Small Business

Survey: U.S. Small Businesses Not Ready for Natural Disasters Like Sandy, Nemo

Although extreme weather events like Hurricane Sandy and Winter Storm Nemo, the massive blizzard that recently paralyzed the northeast U.S., appear to be occurring more frequently, small retailers and e-tailers say they are unprepared for natural disasters—even though repercussions such as lengthy power outages could sink their businesses.

Nearly three out of four small business owners do not have disaster recovery plans, and 84 percent do not carry natural disaster insurance, according to a survey of SMEs conducted by e-commerce companies, Vendio and Auctiva.

Carried out in December in the wake of Hurricane Sandy, the survey polled 600 small retailers, most of them selling goods and services online.

Because they depend upon computers and Internet access, e-commerce companies are seen as particularly vulnerable to power cuts and network service disruptions. More than 8 million homes and businesses lost power during Hurricane Sandy, recently determined to be the second-costliest storm in U.S. history.

Yet 71% of survey respondents said their businesses lacked a back-up generator that could be used in case of electrical outage. Some said they would be forced to close down if storm damage was “severe.”

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Survey participants were not asked why they had no contingency plans for coping with natural disasters. It’s reasonable to assume not all are fatalists. A more likely explanation is that most small businesses are hard pressed to shoulder the costs of maintaining back-up systems or paying for insurance. Many of the respondents were home-based companies with fewer than five employees, although small companies running warehouses and small bricks-and-mortar shops also participated.

Lack of awareness could also account for complacency. Slightly more than three out of four respondents said their businesses had never been affected by a natural disaster.

Still, 15% of businesses surveyed said they were in the process of drawing up disaster recovery plans. Many others clearly had given it some thought. About two out of three respondents said that even if disaster strikes, they believed they could run their businesses from mobile devices such as a tablet computers as long as area cellphone service or wi-fi is available. About 30 percent said they expected to be unaffected because their business information is stored in the cloud, meaning mission-critical functions were managed on remote servers that would likely be beyond the reach of regional disruptions.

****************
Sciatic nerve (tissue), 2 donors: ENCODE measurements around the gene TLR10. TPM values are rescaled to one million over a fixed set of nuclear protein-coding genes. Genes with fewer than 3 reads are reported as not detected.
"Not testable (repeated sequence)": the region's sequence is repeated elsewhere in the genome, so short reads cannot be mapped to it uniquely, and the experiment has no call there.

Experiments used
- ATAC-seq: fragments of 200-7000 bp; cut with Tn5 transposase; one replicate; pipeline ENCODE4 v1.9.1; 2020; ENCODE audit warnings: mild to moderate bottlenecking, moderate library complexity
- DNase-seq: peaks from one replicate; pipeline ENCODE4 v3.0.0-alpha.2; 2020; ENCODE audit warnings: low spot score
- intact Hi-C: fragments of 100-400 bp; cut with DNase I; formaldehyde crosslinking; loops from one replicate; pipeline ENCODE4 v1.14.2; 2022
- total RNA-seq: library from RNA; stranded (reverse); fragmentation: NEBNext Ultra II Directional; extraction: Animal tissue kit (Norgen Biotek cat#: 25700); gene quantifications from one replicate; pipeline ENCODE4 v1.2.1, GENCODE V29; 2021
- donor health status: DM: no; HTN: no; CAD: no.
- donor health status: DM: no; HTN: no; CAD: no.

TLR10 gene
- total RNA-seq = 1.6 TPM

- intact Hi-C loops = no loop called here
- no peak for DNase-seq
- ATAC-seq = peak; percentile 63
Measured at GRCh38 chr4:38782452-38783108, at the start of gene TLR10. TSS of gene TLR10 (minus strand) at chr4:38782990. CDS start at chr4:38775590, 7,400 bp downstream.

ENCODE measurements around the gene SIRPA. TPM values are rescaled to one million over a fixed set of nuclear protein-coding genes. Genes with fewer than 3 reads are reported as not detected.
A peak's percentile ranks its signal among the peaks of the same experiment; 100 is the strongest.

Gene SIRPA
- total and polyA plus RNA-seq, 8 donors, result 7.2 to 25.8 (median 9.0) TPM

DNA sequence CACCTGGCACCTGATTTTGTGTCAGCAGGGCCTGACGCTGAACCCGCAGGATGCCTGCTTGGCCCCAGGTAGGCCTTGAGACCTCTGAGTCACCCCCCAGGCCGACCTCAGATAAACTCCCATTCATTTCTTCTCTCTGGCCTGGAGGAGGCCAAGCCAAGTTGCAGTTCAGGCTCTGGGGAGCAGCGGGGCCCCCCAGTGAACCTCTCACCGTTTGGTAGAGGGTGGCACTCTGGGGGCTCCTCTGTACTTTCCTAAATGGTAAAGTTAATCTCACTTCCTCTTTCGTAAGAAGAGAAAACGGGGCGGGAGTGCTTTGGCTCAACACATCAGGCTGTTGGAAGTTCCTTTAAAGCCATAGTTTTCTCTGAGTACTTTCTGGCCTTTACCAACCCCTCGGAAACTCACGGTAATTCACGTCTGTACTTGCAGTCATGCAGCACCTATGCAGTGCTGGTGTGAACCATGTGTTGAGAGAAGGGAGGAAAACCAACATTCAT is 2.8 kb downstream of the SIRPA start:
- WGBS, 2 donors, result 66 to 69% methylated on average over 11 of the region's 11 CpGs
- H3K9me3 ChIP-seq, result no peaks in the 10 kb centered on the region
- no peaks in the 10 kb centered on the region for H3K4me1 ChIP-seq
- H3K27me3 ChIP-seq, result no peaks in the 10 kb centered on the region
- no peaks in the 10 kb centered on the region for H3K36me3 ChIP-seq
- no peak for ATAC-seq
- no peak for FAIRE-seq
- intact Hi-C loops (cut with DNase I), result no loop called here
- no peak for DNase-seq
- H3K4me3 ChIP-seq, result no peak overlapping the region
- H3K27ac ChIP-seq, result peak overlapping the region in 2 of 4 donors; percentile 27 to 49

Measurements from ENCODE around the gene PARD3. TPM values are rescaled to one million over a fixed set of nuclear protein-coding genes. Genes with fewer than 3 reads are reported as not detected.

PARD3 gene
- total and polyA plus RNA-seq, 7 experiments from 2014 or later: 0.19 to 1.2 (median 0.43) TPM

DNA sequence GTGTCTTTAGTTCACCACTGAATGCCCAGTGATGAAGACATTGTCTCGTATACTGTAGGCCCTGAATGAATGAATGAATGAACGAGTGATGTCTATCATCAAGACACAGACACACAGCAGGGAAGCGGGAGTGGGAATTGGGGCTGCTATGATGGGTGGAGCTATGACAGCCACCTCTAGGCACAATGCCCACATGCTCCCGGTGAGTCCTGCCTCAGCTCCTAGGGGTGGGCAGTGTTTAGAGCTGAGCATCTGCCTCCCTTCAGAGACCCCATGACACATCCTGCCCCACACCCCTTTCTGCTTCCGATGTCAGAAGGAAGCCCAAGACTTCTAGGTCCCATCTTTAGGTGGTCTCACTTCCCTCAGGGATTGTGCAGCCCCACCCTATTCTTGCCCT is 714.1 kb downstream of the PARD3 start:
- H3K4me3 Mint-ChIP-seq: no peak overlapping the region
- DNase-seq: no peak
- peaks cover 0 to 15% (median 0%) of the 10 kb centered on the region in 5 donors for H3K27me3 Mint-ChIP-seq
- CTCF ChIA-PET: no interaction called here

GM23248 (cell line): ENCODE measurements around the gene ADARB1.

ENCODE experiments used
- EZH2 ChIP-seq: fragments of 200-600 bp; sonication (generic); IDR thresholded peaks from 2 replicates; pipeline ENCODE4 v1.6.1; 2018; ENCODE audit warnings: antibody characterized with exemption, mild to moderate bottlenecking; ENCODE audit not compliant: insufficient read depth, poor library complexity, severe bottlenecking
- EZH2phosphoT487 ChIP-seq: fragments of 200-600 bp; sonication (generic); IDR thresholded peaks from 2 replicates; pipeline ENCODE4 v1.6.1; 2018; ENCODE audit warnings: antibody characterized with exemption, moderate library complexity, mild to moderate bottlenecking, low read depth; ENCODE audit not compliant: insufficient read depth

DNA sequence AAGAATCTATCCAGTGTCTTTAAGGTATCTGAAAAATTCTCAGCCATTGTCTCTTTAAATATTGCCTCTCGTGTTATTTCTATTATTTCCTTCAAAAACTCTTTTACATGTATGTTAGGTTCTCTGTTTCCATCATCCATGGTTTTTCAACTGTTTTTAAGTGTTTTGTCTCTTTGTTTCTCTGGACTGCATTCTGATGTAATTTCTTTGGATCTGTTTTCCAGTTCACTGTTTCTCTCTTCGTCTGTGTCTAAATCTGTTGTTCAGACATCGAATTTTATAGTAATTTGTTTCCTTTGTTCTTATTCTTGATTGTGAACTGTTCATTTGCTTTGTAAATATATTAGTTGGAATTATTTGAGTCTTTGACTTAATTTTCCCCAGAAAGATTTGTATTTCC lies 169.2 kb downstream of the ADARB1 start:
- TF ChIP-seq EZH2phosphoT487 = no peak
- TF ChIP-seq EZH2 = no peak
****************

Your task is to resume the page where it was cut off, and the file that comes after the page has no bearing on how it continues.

Other findings from the Alibaba 2013 Small Business Disaster Preparedness Survey:

  • 70 percent of respondents said they felt vulnerable to natural disasters.
  • 23 percent said their IT systems/assets are onsite.
  • If hit by a natural disaster, 42 percent would try to rescue products, inventory or office materials.
  • 37 percent of respondents are not sure how long it would take them to return to “business as usual” if disaster struck. One-third said one week, while 16 percent said two weeks.
  • Asked how they would communicate with customers during a disaster, 86 percent said by e-mail; 42 percent said phone and text messages; 27 percent said through their website; 22 percent said they would use Facebook (Twitter 8 percent; Google+  5 percent, and LinkedIn 4 percent).
  • Asked what creative tactics they would use to maintain sales and preserve relationships during a disaster, the top 5 responses were:  1) Communicate closely with customers on the status of the business and product deliveries. 2) Start an online disaster discussion group to provide help and advice. 3) Give discounts or free items for those affected. 4) Eliminate shipping costs. 5) Donate a percentage of sales to disaster relief efforts.

Has your business been hit by a natural disaster? Tell us about it by commenting on this article.

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Comments: 1

  • Winter storms are not named except by The Weather Channel which invented these names for marketing and social media purposes. Please don’t add to promotion of a private company’s marketing scheme.

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